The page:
As many readers know, we’ve been working on a variety of election performance auditing projects, focusing on voter registration database auditing and other types of statistical forensics (you can see a number of examples on our Monitoring The Election project page). We also have been working on post-election ballot auditing, including our recent Election Audit Summit.
Recently the first paper from our new election integrity project in Orange County (CA) was published, in the peer-reviewed journal American Politics Research. This paper, “Evaluating the Quality of Changes in Voter Registration Databases”, was co-authored by myself, Silvia Seo-young Kim (a Ph.D. student here at Caltech), and Spencer Schneider (a Caltech undergrad). Here’s the paper’s abstract:
The administration of elections depends crucially upon the quality and integrity of voter registration databases. In addition, political scientists are increasingly using these databases in their research. However, these databases are dynamic and may be subject to external manipulation and unintentional errors. In this article, using data from Orange County, California, we develop two methods for evaluating the quality of voter registration data as it changes over time: (a) generating audit data by repeated record linkage across periodic snapshots of a given database and monitoring it for sudden anomalous changes and (b) identifying duplicates via an efficient, automated duplicate detection, and tracking new duplicates and deduplication efforts over time. We show that the generated data can serve not only to evaluate voter file quality and election integrity but also as a novel source of data on election administration practices.
An ungated pre-print version of this paper is available from the Caltech/MIT Voting Technology Project’s website, as Working Paper 134.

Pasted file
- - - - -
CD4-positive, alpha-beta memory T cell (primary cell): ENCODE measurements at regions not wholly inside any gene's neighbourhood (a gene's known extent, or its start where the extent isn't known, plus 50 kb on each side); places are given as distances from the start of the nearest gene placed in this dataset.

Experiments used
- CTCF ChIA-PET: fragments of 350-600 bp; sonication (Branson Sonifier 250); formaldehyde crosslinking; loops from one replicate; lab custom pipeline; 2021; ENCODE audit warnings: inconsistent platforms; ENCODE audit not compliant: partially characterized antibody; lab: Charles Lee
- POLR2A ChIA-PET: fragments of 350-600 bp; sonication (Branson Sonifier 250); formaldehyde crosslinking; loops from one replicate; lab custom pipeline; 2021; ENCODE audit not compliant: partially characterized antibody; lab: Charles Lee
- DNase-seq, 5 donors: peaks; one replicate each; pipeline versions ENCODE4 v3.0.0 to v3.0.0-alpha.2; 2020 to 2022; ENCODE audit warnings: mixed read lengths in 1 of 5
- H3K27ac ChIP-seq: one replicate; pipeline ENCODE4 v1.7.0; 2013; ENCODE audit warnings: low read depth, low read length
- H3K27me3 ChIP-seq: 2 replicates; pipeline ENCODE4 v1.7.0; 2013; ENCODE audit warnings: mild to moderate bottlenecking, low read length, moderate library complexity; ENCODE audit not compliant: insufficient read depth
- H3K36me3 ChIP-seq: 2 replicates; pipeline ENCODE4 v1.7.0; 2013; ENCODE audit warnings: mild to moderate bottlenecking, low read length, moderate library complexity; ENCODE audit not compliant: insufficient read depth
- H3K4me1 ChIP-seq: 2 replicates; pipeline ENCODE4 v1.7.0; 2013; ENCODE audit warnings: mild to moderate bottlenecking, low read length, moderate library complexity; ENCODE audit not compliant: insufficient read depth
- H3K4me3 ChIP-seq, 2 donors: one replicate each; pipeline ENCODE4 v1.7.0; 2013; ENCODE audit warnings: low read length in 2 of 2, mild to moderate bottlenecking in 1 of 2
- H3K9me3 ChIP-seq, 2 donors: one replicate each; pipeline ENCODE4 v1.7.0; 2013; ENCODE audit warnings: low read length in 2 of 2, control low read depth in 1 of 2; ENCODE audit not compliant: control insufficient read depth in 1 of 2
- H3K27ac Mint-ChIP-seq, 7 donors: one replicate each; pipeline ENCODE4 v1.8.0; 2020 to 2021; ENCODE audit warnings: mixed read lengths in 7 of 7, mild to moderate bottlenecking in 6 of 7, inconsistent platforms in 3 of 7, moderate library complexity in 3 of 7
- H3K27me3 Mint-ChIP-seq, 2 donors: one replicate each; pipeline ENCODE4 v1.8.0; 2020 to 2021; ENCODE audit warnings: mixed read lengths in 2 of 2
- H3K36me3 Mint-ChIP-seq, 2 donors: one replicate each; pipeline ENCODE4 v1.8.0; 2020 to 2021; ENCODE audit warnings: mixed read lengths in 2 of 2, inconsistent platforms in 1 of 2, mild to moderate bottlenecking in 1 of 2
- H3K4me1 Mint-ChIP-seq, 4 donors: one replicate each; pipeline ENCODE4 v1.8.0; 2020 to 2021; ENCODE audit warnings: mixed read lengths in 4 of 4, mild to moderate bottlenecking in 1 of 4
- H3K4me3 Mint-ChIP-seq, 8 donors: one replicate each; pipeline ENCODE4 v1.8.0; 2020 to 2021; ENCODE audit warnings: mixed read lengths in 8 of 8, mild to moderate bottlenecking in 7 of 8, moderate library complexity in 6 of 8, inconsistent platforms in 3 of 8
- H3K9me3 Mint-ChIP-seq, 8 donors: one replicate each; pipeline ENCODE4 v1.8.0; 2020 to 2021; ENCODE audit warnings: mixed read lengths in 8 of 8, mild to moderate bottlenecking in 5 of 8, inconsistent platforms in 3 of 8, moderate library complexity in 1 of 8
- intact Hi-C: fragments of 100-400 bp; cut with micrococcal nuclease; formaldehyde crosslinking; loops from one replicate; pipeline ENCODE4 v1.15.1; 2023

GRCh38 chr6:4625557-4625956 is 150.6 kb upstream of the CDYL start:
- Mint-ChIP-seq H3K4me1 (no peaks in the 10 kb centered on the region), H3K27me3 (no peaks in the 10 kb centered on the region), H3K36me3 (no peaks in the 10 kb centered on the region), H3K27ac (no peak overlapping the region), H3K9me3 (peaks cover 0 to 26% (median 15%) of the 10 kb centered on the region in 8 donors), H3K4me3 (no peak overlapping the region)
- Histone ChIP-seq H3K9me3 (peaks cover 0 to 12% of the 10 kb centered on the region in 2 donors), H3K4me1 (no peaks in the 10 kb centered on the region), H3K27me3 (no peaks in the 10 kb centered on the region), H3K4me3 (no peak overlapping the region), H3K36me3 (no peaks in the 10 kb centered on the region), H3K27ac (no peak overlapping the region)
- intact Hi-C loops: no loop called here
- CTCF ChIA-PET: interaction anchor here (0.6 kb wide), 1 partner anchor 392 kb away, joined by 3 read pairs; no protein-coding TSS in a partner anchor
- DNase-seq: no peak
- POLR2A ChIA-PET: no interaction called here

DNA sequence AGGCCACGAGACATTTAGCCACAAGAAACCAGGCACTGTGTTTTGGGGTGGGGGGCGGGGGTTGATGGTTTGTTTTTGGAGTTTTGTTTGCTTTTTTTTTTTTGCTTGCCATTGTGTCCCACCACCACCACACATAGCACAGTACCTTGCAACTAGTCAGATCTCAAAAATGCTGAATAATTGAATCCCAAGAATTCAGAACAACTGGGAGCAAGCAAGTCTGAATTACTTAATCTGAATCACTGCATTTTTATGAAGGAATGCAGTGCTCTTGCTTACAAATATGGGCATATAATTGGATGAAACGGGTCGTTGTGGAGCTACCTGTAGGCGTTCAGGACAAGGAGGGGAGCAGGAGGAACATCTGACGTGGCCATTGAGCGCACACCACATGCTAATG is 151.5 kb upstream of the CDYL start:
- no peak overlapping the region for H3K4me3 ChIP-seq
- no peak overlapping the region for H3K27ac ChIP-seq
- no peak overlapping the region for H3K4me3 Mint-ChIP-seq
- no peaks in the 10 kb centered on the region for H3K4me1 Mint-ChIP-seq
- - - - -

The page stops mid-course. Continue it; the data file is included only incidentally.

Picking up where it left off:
We are continuing this work with Orange County, and have in recent months been working to explore how these same voter registration database auditing methodologies can work in larger jurisdictions (Los Angeles County) and in states (Oregon). More on those results soon.
The process that led to the development of this project, and to the publication of this paper, is also interesting to recount. In this paper, we make use of daily voter registration “snapshots”, that we obtained from the Orange County Registrar of Voters, starting back in April 2018. This required that we collaborate closely with Neal Kelley, the Orange County Registrar of Voters, and his staff. We are very happy to participate in this collaborative effort, and thank Neal and his team for their willingness to work with us. It’s been a very productive partnership, and we are very excited to continue our collaboration with them going in the 2020 election cycle. This is the sort of academic-election official partnership that we have worked to build and foster at the Caltech/MIT Voting Technology Project since our project’s founding in the immediate aftermath of the 2000 presidential election.
It’s also fun to note that both of my coauthors are Caltech students. Silvia is in her final year in our Social Science Ph.D. program, and she is working on related work for her dissertation (I’ll write later about some of that work, which you can see on Silvia’s website). Spencer worked closely with us on this project in 2018, as he participated in Caltech’s Summer Undergraduate Research Fellowship program. His project was to work with us to help build the methodology for voter registration database auditing. Currently, Spencer is working in computer science and engineering here at Caltech. This paper is a great example of how we like to involve graduate and undergraduate students in our voting technology and election administration research.